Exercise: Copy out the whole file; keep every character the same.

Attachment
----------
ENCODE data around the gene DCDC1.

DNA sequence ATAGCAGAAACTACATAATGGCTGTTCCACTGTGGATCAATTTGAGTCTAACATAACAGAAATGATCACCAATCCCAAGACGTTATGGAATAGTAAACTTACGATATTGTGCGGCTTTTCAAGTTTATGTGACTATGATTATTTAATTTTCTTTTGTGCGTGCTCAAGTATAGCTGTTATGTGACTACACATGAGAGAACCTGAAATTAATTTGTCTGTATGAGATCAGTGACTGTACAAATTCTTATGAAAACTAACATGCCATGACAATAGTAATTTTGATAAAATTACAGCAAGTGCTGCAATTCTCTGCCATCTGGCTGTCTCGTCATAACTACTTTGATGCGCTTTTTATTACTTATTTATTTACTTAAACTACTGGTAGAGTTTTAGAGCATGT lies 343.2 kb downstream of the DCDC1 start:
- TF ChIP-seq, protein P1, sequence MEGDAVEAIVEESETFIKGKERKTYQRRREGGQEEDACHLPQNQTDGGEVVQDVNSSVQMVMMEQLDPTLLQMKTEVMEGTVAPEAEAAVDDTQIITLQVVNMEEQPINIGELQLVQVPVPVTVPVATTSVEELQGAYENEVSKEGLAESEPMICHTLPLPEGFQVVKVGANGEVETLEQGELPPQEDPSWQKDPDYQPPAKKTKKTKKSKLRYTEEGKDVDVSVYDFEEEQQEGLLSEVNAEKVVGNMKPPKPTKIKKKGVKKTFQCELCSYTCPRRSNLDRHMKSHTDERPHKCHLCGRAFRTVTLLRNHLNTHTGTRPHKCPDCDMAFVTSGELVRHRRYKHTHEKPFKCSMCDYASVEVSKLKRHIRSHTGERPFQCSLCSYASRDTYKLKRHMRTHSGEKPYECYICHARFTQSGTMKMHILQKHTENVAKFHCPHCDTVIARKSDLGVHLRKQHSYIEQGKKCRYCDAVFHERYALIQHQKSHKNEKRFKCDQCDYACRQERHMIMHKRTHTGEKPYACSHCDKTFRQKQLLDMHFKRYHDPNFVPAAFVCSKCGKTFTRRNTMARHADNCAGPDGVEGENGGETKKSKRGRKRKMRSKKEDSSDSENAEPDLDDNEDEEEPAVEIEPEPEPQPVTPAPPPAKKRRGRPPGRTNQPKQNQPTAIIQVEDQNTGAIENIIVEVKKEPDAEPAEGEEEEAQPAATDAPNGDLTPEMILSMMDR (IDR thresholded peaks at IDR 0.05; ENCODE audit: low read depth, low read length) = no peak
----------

ENCODE data around the gene DCDC1.

DNA sequence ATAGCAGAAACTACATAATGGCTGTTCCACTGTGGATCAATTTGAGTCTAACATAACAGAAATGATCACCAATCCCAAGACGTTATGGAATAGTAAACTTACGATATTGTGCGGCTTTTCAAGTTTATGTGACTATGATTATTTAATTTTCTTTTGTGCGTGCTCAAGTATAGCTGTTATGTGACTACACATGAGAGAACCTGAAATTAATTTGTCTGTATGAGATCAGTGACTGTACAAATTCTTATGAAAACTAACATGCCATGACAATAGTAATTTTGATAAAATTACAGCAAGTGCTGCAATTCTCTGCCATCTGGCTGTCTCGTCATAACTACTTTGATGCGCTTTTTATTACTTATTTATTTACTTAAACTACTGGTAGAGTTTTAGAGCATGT lies 343.2 kb downstream of the DCDC1 start:
- TF ChIP-seq, protein P1, sequence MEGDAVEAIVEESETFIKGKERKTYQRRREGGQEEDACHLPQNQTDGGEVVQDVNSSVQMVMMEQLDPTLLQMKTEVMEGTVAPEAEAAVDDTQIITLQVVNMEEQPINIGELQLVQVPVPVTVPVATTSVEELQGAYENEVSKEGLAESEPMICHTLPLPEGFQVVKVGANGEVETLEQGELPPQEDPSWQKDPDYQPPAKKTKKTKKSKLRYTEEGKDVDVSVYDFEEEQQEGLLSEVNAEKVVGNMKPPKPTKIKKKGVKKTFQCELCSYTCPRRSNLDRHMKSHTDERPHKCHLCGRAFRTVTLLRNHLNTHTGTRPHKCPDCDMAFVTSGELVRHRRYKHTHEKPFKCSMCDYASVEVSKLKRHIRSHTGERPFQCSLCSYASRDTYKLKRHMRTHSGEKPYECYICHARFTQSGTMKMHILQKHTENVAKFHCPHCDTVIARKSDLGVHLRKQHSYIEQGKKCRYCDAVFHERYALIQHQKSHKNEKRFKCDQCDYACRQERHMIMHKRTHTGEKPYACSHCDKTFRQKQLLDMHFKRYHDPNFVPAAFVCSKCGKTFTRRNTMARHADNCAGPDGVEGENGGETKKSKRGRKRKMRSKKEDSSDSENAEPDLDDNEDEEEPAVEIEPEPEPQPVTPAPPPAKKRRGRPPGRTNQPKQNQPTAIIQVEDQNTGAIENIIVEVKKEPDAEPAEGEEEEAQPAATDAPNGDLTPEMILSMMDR (IDR thresholded peaks at IDR 0.05; ENCODE audit: low read depth, low read length) = no peak